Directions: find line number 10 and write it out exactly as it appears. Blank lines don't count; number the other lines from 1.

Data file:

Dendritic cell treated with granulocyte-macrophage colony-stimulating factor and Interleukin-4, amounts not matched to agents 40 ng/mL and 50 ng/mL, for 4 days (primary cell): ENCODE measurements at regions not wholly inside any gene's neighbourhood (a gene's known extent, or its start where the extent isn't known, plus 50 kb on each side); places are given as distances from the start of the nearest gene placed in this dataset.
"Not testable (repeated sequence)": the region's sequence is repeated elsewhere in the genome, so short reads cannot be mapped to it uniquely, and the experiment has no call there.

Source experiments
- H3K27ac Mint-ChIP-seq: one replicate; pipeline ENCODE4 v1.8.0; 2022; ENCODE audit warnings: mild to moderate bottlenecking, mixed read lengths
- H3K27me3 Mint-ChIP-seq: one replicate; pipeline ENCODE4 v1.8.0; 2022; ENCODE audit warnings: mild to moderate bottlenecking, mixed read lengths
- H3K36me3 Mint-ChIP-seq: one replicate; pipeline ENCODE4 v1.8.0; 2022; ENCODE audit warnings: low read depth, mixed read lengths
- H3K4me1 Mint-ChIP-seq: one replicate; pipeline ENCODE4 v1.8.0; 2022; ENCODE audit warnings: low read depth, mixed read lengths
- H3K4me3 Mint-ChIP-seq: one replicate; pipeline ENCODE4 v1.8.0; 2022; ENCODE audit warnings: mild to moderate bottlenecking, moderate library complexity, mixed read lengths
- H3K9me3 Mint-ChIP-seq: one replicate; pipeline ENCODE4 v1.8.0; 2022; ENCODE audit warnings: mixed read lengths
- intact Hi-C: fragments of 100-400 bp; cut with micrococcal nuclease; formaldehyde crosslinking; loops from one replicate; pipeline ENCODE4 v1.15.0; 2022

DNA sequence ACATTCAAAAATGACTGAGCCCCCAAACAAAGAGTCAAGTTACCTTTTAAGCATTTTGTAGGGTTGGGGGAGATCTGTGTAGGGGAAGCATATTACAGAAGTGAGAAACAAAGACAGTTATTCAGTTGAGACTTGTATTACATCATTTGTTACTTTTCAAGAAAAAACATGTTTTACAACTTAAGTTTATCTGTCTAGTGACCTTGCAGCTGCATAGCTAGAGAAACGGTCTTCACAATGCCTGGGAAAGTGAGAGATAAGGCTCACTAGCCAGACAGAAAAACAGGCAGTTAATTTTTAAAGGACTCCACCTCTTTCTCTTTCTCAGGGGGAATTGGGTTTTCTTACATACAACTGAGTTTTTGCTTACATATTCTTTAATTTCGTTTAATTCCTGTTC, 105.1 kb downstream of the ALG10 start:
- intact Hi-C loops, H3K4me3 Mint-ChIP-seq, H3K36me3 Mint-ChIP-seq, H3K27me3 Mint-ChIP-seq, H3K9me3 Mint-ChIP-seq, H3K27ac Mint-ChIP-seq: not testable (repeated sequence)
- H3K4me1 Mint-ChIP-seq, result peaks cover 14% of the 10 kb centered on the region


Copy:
- intact Hi-C: fragments of 100-400 bp; cut with micrococcal nuclease; formaldehyde crosslinking; loops from one replicate; pipeline ENCODE4 v1.15.0; 2022